Park Land: How open data can improve our urban green spaces

Tuesday, 19 November 2013

Park Land: How open data can improve our urban green spaces

Synopsis

Park Land, warns that the budgetary pressures could have a major impact on the quantity and quality of our urban green spaces. Financial constraints have led to local authorities in towns and cities across England reducing the amount of money they spend on parks and other green spaces. The cuts were felt most deeply in the North East with councils cutting the amount they spend on green spaces by almost 40% over the past three years. This compares to just a 3.4% reduction in spending in the South East.

The report urges the government to establish a freely-available national urban green space map for the UK. A new online map which will crowd-source information from government, local authorities, NGOs and local communities, would allow the public to easily comment on the state of their local park and other green spaces. People would be able to use their smart phones to upload pictures of graffiti, vandalism, dog fouling and disrepair. They would also be able to compare ratings with other parks, access information on opening times, facilities and events. The map would help encourage existing and new volunteer and community groups to improve the quality of their parks when councils or others have failed to act.

The map would also help make sure people living in cities have adequate access to good green spaces, that public money was being well spent and that clever innovations in improving green spaces could be easily shared. The report found that current publicly available green space maps are woefully inadequate. For example, in the City of Westminster alone they underestimate the amount of urban green space by approximately 40%. The new website would be also allow people to include green spaces that official sources miss.

The report highlights the success of the free ‘Love Lewisham’ app which allows the public to photograph graffiti or fly-tipped waste and immediately report it to the council. Within two years the number of complaints about graffiti had fallen by almost a third.

Click to view whole infographic (new window)

 

Impact

On 3 September 2014, Deputy Prime Minister Nick Clegg announced that Ordnance Survey green space data will be compiled and made freely available, with a view to the development of a green space map, as recommended by Policy Exchange's Park Land report.

Testimonials

 

"... Policy Exchange, a think tank that does so much to shape and inform debate across a wide range of issues, not least through their latest report Park Land."

Owen Paterson - Secretary of State for Environment, Food and Rural Affairs

 

"an excellent report on Britain’s urban green spaces"

Toby Young  - Columnist, The Spectator

 

“Urban green space matters. It is a serious quality of life issue that has been neglected for too long. There is an ever growing body of evidence showing the link between public health and ability to access green spaces such as woodland. Yet at present only 15% of people have a woodland within walking distance of where they live. We welcome Policy Exchange’s call for improved data availability on urban green space and hope it will further motivate people to access those spaces, protect and expand them. We hope it will also lead to a heightened emphasis by planners on the role of natural green spaces in shaping better places to live and work in the future’.”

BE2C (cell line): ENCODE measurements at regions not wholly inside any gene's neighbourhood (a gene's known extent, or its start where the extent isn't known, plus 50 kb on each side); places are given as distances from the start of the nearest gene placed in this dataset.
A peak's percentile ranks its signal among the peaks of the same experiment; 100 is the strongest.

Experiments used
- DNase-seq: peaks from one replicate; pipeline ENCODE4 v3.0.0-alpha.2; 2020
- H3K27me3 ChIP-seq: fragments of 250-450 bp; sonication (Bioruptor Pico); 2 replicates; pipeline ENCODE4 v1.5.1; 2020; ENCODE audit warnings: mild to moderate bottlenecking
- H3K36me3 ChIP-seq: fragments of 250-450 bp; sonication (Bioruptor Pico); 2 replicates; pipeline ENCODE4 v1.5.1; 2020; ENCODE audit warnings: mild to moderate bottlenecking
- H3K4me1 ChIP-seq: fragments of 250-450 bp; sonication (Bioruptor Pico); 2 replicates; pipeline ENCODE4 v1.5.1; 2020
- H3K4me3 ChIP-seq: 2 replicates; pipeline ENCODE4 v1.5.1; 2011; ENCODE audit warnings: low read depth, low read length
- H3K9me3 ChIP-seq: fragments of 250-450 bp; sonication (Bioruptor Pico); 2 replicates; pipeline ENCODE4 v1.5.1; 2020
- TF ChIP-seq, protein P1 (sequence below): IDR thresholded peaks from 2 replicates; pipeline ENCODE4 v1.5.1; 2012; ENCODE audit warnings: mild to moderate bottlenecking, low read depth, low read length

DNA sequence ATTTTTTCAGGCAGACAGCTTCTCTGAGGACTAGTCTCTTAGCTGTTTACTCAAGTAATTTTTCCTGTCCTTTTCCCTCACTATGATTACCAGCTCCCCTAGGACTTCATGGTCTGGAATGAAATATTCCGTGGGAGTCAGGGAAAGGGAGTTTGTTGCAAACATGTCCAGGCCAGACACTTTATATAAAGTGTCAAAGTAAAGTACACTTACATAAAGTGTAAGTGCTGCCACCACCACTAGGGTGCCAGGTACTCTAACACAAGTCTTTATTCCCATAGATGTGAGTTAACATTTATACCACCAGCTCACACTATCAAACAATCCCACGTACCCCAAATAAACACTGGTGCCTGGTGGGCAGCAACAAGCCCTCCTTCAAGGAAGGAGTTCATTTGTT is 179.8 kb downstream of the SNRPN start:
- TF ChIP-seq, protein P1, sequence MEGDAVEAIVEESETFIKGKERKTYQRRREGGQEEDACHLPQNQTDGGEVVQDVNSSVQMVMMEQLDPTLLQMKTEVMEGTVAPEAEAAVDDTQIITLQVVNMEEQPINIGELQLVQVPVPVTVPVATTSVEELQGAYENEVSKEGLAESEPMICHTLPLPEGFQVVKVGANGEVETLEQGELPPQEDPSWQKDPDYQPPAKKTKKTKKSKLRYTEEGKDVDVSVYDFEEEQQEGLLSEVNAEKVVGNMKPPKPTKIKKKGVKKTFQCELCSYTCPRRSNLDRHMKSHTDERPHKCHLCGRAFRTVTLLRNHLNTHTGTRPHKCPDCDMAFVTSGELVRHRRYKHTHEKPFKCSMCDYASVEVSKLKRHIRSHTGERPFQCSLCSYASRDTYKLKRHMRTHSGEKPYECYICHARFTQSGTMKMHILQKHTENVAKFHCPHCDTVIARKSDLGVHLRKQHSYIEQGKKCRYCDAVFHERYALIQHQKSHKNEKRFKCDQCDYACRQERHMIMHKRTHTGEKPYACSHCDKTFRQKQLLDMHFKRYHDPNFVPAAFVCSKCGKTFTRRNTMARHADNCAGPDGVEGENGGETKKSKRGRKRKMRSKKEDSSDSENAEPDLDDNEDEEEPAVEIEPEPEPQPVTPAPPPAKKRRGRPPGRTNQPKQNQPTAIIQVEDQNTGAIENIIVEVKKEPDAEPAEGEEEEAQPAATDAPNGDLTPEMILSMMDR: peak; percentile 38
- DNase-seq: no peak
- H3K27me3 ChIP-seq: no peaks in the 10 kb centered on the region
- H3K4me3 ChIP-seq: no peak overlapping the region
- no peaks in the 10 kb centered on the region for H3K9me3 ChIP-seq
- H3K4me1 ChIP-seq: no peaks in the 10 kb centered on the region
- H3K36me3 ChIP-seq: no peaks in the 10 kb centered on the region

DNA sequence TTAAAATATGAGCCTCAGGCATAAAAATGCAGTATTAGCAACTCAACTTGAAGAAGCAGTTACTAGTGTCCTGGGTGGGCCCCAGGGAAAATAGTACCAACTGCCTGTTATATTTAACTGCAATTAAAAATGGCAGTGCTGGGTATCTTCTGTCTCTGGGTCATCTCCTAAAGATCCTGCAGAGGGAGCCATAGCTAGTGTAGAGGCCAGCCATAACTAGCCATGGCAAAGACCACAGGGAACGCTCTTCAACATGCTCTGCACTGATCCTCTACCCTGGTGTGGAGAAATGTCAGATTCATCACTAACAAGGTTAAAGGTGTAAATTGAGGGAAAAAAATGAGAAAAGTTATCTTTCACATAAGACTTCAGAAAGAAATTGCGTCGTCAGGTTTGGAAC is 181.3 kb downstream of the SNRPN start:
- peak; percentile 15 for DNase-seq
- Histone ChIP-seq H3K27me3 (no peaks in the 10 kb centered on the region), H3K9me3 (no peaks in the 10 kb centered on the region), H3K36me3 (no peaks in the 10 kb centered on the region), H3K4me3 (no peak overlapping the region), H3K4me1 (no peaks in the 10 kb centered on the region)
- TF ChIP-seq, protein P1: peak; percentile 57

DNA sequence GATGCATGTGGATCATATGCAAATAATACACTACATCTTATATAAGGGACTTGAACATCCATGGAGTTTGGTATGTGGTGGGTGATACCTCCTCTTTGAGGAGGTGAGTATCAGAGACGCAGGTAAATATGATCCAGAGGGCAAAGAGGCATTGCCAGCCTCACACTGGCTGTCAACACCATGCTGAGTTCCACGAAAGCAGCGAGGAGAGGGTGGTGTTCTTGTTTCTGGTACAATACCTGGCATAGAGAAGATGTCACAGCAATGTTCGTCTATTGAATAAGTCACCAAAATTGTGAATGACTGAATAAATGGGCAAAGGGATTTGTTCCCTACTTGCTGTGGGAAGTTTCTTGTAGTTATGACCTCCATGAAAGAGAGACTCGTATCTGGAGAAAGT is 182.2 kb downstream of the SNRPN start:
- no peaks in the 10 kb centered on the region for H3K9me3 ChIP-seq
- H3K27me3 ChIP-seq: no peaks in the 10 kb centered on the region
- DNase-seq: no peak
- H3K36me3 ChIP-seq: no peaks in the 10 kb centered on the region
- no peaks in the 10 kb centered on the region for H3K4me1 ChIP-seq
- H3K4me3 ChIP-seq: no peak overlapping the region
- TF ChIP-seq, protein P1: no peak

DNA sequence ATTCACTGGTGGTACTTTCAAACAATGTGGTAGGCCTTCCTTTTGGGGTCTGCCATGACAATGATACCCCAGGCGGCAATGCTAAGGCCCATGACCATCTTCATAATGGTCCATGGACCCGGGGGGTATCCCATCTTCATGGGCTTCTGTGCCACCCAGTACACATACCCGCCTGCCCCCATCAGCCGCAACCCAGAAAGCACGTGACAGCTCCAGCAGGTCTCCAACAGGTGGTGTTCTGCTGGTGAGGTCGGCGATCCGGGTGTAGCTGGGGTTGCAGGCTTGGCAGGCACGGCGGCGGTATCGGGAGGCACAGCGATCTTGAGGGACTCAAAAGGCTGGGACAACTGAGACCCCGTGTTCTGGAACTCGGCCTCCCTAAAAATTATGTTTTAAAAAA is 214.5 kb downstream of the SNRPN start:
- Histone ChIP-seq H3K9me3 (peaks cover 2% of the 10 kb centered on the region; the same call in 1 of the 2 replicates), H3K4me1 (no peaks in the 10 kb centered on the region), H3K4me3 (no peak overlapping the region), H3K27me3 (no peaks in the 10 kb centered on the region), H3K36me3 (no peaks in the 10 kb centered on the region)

Hilary Allison - Policy Director, Woodland Trust

“Mind recognises the importance of having vibrant green spaces that are publicly accessible. There is strong evidence of the role that access to green spaces can play in preserving good mental health and wellbeing. Therefore any tool or initiative that allows people, and local public health teams in particular, to openly access information about these vital green spaces is very welcome.”

Vicki Nash - Head of Policy and Campaigns, Mind

“The Heritage Lottery Fund is similarly concerned for the future of our public green spaces and we have been conducting some further research for publication next year. We warmly welcome the many creative ideas within this Policy Exchange report, particularly any which offer opportunities for communities themselves to help identify valuable community green space. Making data publicly available and enhancing public green space through community effort is at the very heart of what HLF does.”

The Heritage Lottery Fund

“The Federation of City Farms and Community Gardens welcomes the reports’ call for a UK urban green spaces map, fully accessible, and delivering benefits to local people and policy makers alike. A common typology across the UK will help communities input their views on the quality of provision and access, and stimulate engagement. Government, its agencies, and NGOs should work together to make this a reality.”

Ian Egginton-Metters - Network Co-ordinator, Federation of City Farms and Community Gardens


“RSPB’s work on Connecting with Nature shows that only one in five children are really in touch with the natural world. Part of the problem is that our urban green spaces are disappearing or being closed off from communities.

“Auditing the extent of green space and our access to it is a vital first step in reconnecting people with nature—and what better way to do it than to combine the wonders of smart technology with the wonders of nature? That way, people can personally put a pin on the map for the natural corners that bring a flash of brilliant green to the grind of city life”

Martin Harper - Director of Conservation, RSPB

Related Staff